Select Page

This time last year, 1-800 Contacts was among a small pool of “winners” — think home fitness brands like Peloton and virtual classes like Masterclass — early on in the pandemic as people were turning to the company for eye care as eye doctors closed. Now that shops are opening back up and people are getting closer to a return to normalcy post-vaccination, those early “winners” are seeking to retain the customers they gained over the last year. To get a sense of how 1-800 Contacts is managing this moment, Digiday caught up with the company’s CMO Phil Bienert.

This conversation has been edited and condensed for clarity. 

When we spoke this time last year, 1-800 Contacts had just seen an uptick in new customers due to the pandemic. At the same time, you were increasing your media investments in new channels like podcasts and streaming audio as well as on linear TV. Is that still the case? 

I don’t think any marketer is going to be telling you that whatever they were doing a year ago is exactly what they’re doing now. Things continue to change so rapidly. Marketers today are dealing with a combination of pretty dramatic forces all happening at the same time. We’ve got the new, new normal now that we’re seeing light at the end of the tunnel with vaccines and allowing the economy to open up — or open up more freely. Most companies are seeing a shift in consumer attitudes and behavior about what they want to do next. There’s a lot of pent-up energy demand. With the opening of the economy, you’ve got some companies that sat out a lot of last year coming back to the market so you have a media marketplace that’s more dynamic than it’s been in a long time.

There are also the long-looming privacy changes that are coming to fruition now.

Yeah, at the same time, there are some pretty dramatic shifts in terms of the tools that marketers use to be able to reach customers. You’ve got iOS 14.5 changing the way that we think about continuing to communicate with customers through their digital journey or the lack of ability to [do so]. You’ve got the cookie-less world right around the corner in a matter of weeks. And so there’s just so many things that are marketers having to deal with. Certainly what we are doing very successfully this time last year is decently different than what we’re doing right now because of all those factors.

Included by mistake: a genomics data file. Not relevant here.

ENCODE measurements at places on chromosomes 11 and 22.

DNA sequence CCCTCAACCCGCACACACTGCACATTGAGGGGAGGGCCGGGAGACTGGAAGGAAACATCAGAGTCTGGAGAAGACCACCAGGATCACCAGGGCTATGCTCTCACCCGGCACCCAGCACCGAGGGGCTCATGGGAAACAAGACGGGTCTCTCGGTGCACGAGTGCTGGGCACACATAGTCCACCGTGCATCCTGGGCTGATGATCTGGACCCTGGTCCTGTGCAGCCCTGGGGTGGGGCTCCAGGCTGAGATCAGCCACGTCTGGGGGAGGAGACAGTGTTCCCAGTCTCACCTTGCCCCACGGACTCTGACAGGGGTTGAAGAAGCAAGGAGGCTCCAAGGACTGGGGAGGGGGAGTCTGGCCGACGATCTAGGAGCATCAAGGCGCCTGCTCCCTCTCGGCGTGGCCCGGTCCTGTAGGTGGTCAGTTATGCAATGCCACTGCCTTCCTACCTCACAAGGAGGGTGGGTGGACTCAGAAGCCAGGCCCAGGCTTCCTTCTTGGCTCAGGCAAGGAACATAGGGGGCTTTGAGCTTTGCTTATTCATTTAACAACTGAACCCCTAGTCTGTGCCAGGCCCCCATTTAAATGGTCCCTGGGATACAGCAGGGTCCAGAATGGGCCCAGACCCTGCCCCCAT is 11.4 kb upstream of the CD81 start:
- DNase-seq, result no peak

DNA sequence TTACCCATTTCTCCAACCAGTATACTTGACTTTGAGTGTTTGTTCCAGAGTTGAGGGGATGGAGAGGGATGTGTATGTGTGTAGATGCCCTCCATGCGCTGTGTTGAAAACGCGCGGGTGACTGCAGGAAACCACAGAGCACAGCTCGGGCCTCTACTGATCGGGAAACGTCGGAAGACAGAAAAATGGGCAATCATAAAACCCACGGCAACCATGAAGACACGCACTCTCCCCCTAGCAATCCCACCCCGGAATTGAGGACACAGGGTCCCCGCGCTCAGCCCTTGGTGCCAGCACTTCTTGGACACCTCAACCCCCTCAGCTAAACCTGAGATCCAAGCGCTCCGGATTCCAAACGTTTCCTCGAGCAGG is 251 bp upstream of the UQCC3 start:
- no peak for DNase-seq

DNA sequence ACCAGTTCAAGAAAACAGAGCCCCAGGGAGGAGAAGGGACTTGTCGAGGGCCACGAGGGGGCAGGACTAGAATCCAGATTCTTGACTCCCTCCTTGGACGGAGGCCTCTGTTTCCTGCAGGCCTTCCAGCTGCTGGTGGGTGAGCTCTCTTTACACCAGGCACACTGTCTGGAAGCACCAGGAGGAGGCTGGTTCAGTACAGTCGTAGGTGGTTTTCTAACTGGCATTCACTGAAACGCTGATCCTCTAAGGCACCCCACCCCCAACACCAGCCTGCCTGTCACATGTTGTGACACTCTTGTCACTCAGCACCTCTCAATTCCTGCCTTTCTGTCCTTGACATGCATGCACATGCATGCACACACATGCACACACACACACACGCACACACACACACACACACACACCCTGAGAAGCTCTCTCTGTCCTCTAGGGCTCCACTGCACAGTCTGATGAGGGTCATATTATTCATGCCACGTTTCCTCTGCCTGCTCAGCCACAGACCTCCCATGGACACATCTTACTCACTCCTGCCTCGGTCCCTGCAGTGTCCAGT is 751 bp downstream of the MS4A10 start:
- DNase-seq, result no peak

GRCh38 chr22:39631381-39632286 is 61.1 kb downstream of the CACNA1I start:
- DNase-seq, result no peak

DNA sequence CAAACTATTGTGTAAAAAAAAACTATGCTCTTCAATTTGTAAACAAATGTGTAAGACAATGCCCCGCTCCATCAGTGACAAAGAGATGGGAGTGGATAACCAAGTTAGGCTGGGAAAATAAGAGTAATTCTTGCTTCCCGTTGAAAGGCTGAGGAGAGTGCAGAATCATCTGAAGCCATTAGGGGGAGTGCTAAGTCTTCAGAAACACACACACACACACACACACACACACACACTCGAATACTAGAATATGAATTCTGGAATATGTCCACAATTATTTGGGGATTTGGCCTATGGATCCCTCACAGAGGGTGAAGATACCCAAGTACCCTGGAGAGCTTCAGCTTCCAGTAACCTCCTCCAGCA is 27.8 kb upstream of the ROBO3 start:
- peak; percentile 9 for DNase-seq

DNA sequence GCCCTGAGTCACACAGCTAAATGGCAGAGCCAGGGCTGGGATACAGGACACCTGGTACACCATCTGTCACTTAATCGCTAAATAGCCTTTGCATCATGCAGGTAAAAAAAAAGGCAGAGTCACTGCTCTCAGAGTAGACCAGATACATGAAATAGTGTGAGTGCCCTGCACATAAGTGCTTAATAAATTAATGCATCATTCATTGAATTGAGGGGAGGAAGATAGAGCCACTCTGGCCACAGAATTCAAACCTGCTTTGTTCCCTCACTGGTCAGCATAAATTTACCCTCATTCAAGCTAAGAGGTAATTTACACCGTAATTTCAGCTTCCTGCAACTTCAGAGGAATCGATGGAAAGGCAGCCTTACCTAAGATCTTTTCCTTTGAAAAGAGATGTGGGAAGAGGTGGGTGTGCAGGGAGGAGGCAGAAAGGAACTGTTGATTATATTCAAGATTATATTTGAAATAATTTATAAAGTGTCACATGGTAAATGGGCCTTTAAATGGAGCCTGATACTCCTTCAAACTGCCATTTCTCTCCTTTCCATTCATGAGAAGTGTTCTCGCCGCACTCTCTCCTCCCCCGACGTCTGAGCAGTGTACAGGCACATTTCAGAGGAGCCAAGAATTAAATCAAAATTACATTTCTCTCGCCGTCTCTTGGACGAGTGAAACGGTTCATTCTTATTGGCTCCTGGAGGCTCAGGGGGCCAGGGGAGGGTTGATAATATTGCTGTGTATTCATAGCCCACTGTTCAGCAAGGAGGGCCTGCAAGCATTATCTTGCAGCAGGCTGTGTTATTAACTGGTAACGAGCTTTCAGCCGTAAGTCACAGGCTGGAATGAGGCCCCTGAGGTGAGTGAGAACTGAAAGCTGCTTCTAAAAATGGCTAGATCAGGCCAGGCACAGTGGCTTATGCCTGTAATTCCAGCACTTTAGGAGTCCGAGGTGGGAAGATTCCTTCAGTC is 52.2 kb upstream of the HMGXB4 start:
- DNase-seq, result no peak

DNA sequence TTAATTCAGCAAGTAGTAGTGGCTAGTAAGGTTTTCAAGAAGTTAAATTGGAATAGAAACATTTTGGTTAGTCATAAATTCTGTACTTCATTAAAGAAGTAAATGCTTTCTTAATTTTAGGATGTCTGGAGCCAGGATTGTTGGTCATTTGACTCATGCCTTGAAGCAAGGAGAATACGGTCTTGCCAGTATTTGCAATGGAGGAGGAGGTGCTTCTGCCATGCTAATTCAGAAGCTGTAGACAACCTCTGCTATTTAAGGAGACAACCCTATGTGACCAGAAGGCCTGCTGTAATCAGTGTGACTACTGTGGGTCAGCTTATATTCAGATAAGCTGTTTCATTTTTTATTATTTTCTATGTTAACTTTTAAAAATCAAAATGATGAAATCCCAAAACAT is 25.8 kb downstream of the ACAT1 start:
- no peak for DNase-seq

What are you doing now to manage those shifts? 

We’re still a heavy digitally-centric company because we’re one of the original DTC brands in the marketplace. From a digital perspective, we’re doing what a lot of digital companies are doing, which is finding ways to personalize the experience of the customers using both our digital touchpoints and our human touchpoints in our call centers. Bringing personalization to that digital experience is much more about how we’re using our own technologies and our own ability to build relationships with prospects and our existing customers versus relying on third parties to sort of facilitate that. [We’re trying to] really refine how we think about our digital channels and think about what’s a chapter two on how we think about channels like display and paid social. And then what else can we do to bring in differentiators in how we message customers, things that help them understand what our brand stands for, what it is that we do and continuing to polish our message and how we bring that message to customers.

It sounds like you’re using your own first-party data that you have on consumers to inform some of the media channels you’re spending on now. Is that what you’re saying?

[We’re] scaling our customer data platform as we’ve invested in data scientists to really restructure how we think about our own data and what we can do with it. And then we bring in new tools like multi-touch attribution instruments to allow us to put those insights into the marketplace in more real-time and measure the results in more real-time, meaning bringing those insights from how we interact with our existing customers and applying those into the prospect universe.

With the privacy issues at the forefront now, what impact does that have on how you’re thinking about customer data?

We built our brand over decades, we have customers who’ve been with us — yes, we have a lot of new customers every day — but we have customers who’ve trusted us for years and years. It’s in the DNA of this company that we always are upfront or straightforward with customers. We’re transparent. We ask for their permission versus assume you have it. We treat customers like a friend, like somebody you invite over to dinner. And so if you’re treating people like that, you’re not going to violate their trust, which starts with violating their privacy. Also because we’re [a] HIPAA compliant entity, we stay on the right side of not just privacy law but medical privacy law.

Lastly, let’s circle back to your media mix. How has it actually changed over the last year?

Our mix is similar. Yes, we’re looking at the next round of podcasting. Right now with linear TV — linear TV rates have gone through the roof in Q1 so that’s caused us to revisit if there are other media channels that are more efficient. The media environment [is different]. This time last year, for those of us who were lucky enough to be in a business that we could still operate during COVID, given all the customers that we wanted to take care of when they didn’t have other options for their vision, we were able to spend into channels at levels that we normally aren’t able to because the rates were so low. That’s not the case anymore. 

The post ‘Pretty dramatic shifts’: 1-800 Contacts CMO on the changing media landscape amid privacy changes and a return of normalcy appeared first on Digiday.